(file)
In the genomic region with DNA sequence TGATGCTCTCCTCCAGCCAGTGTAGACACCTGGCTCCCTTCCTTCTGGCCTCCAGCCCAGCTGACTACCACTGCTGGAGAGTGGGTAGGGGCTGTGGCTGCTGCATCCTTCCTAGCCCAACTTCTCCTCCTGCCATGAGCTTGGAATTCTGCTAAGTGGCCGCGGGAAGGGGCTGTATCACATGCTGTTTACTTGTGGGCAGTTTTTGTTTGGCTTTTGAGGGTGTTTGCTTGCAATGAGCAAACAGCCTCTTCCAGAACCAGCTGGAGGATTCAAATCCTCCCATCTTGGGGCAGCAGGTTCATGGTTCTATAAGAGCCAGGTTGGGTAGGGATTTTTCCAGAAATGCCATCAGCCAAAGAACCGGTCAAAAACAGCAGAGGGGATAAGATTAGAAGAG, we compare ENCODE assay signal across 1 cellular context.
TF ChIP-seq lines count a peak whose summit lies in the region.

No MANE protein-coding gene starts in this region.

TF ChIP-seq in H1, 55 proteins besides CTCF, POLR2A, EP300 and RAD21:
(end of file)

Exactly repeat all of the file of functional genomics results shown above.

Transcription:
In the genomic region with DNA sequence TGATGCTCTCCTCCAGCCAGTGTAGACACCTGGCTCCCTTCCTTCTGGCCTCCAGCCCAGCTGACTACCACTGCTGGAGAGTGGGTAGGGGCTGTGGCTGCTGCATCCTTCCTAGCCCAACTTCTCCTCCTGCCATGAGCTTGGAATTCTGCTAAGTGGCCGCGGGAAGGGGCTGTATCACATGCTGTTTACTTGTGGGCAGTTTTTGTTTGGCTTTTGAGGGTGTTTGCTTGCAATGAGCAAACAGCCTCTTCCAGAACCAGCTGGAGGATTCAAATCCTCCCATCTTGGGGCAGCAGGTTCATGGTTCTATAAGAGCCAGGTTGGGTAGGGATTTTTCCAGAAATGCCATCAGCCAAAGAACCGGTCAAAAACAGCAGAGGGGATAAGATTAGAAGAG, we compare ENCODE assay signal across 1 cellular context.
TF ChIP-seq lines count a peak whose summit lies in the region.

No MANE protein-coding gene starts in this region.

TF ChIP-seq in H1, 55 proteins besides CTCF, POLR2A, EP300 and RAD21: